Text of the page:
Do-it-yourselfers and sewers can accomplish this project on their own. The shape and height of the board can vary to suit many styles. When deciding on the height, consider the size of decorative pillows as well as the distance from the ceiling.

Many fabrics will work, but avoid ones that are too flimsy or delicate. We chose a medium-weight linen. Other affordable options include cotton duck, denim, and matelassé. Once again, we used swing-arm lamps on either side of the headboard. They're the perfect choice for a tight space.

 
Upholstered Headboard How-To
  • Step 1: Measure bed frame from outside of the brackets at the head of the bed.
  • Step 2: Decide the height of the headboard, taking into account pillow shams and linens choice as well as ceiling height.
  • Step 3: Design the shape of your headboard. A rectangle looks fine, or you can be a little more creative with the shape.
  • Step 4: Make a headboard pattern using heavy butcher paper. After deciding height and width, make the pattern 1 inch smaller than the finished product, because of the 2-inch-thick padding that is added to the wooden frame.
  • Step 5: Using a sheet of plywood, draw your pattern onto the wood, and cut it out with a jigsaw. Cut two pieces to create a front and a back.
  • Step 6: Create the inside framework of 2 x 4s. Cut one center board that equals height of the headboard from floor to top of headboard. Cut two boards that equal height of the headboard from floor to first turn in pattern. Cut two boards that equal height from the floor to the second turn in your headboard pattern.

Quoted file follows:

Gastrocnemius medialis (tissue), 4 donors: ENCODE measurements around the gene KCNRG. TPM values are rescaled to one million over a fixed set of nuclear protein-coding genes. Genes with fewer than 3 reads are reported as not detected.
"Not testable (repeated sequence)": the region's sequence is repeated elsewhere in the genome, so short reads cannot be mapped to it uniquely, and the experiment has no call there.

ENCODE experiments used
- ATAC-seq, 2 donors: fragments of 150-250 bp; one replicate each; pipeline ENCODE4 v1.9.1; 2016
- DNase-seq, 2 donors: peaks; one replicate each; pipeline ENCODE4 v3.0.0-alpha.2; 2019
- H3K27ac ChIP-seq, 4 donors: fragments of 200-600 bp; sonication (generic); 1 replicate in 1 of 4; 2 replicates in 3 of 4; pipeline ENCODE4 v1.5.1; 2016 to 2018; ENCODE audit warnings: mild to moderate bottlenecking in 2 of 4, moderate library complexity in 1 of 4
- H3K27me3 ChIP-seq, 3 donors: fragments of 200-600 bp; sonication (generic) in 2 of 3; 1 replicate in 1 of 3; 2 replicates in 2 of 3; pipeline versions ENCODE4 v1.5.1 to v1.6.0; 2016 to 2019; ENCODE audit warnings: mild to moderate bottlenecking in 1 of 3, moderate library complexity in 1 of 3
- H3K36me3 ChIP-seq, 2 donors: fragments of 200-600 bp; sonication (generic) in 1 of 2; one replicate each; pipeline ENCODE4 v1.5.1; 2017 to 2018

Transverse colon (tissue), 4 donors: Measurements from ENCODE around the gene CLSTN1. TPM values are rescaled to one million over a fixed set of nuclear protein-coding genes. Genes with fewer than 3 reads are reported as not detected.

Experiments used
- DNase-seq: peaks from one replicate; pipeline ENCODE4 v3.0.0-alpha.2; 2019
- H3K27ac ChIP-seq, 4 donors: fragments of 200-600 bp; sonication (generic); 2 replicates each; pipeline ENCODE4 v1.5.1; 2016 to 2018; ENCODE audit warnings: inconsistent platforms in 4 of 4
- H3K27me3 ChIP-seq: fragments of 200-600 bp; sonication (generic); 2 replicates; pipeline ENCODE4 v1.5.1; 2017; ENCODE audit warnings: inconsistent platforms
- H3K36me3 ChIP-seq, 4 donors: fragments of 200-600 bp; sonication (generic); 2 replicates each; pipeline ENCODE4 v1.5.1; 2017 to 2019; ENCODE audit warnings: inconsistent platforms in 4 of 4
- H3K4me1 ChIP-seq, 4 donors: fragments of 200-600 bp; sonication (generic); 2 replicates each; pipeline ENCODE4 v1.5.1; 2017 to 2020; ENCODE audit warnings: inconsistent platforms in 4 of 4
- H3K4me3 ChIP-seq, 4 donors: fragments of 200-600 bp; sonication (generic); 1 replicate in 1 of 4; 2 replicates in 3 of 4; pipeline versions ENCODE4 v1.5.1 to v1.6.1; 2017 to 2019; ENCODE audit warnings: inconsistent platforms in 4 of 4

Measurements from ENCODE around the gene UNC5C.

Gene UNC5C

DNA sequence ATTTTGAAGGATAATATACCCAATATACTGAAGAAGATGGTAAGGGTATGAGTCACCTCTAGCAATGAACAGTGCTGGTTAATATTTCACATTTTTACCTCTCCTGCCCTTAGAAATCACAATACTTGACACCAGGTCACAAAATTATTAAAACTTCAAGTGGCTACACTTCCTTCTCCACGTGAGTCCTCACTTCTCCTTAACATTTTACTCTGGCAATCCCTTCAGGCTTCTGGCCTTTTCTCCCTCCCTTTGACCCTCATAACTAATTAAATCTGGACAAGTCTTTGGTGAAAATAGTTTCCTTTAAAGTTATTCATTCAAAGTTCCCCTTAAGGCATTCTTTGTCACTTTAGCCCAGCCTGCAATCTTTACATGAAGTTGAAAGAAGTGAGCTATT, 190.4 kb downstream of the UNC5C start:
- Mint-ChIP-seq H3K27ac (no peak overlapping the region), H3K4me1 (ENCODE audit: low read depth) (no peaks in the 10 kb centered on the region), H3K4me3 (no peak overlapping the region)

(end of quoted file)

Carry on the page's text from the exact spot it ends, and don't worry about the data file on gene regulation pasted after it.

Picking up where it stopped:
• Step 7: Nail the 2 x 4s to the front of the plywood. Lay plywood back on top. Mark and nail into place. The headboard is ready for upholstering.
  • Step 8: Using foam rubber, cut two pieces that match the front and back of your headboard.
  • Step 9: Attach pieces to front and back of headboard with a glue gun.
  • Step 10: Cut foam rubber to fit edge of the headboard; this is to pad the edges. Attach with hot glue.
  • Step 11: Sew the outside material. Cut two pieces of fabric using original pattern. Add 2 inches to outside edges for padding and seam allowance. Fold material in half lengthwise, and cut one piece at a time.
  • Step 12: Cut edge pieces. It's probably best to measure the outside edge and add 5/8-inch swam allowance to both sides of the edge strip. You might have to sew two to three strips together to make one long strip to go all the way around.
  • Step 13: Sew cording or piping to outside of your front piece of fabric, using a zipper foot on your sewing machine. Repeat for the back piece.
  • Step 14: Sew edge strip to front, sandwiching the cording between the two pieces with the right sides together. Repeat with the back piece. Finish lower edge with a 1/2-inch double roll hem.

Materials

  • tape measure
  • butcher paper
  • 2 (4- x 8-foot) sheets of plywood
  • jigsaw
  • 6 (8-foot) 2 x 4s
  • nails
  • hammer
  • 2 (4- x 8-foot) pieces 2-inch-thick foam rubber
  • glue gun and glue sticks
  • 5 to 6 yards fabric
  • 12 yards cording
  • sewing machine